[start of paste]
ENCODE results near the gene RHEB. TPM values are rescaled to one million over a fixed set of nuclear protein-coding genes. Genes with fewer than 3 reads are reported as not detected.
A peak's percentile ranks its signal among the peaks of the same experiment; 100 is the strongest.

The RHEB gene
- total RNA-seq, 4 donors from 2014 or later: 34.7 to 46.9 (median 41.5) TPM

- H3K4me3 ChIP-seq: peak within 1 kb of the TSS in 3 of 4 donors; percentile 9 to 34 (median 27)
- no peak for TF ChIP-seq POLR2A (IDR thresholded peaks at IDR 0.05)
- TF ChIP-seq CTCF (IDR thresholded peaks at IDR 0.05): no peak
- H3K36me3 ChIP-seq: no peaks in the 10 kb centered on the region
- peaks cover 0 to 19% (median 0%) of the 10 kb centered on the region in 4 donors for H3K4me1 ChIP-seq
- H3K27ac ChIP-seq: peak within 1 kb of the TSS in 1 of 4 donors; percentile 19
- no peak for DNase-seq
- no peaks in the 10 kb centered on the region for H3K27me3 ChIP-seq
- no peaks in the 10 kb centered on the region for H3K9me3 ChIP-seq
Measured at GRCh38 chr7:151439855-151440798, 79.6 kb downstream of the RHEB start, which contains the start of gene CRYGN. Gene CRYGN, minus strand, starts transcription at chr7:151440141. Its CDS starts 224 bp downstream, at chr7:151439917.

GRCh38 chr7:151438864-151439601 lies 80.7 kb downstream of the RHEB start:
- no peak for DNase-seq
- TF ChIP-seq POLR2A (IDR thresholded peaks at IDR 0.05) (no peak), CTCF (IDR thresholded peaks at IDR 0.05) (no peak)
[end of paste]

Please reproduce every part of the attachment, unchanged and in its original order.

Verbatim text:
ENCODE results near the gene RHEB. TPM values are rescaled to one million over a fixed set of nuclear protein-coding genes. Genes with fewer than 3 reads are reported as not detected.
A peak's percentile ranks its signal among the peaks of the same experiment; 100 is the strongest.

The RHEB gene
- total RNA-seq, 4 donors from 2014 or later: 34.7 to 46.9 (median 41.5) TPM

- H3K4me3 ChIP-seq: peak within 1 kb of the TSS in 3 of 4 donors; percentile 9 to 34 (median 27)
- no peak for TF ChIP-seq POLR2A (IDR thresholded peaks at IDR 0.05)
- TF ChIP-seq CTCF (IDR thresholded peaks at IDR 0.05): no peak
- H3K36me3 ChIP-seq: no peaks in the 10 kb centered on the region
- peaks cover 0 to 19% (median 0%) of the 10 kb centered on the region in 4 donors for H3K4me1 ChIP-seq
- H3K27ac ChIP-seq: peak within 1 kb of the TSS in 1 of 4 donors; percentile 19
- no peak for DNase-seq
- no peaks in the 10 kb centered on the region for H3K27me3 ChIP-seq
- no peaks in the 10 kb centered on the region for H3K9me3 ChIP-seq
Measured at GRCh38 chr7:151439855-151440798, 79.6 kb downstream of the RHEB start, which contains the start of gene CRYGN. Gene CRYGN, minus strand, starts transcription at chr7:151440141. Its CDS starts 224 bp downstream, at chr7:151439917.

GRCh38 chr7:151438864-151439601 lies 80.7 kb downstream of the RHEB start:
- no peak for DNase-seq
- TF ChIP-seq POLR2A (IDR thresholded peaks at IDR 0.05) (no peak), CTCF (IDR thresholded peaks at IDR 0.05) (no peak)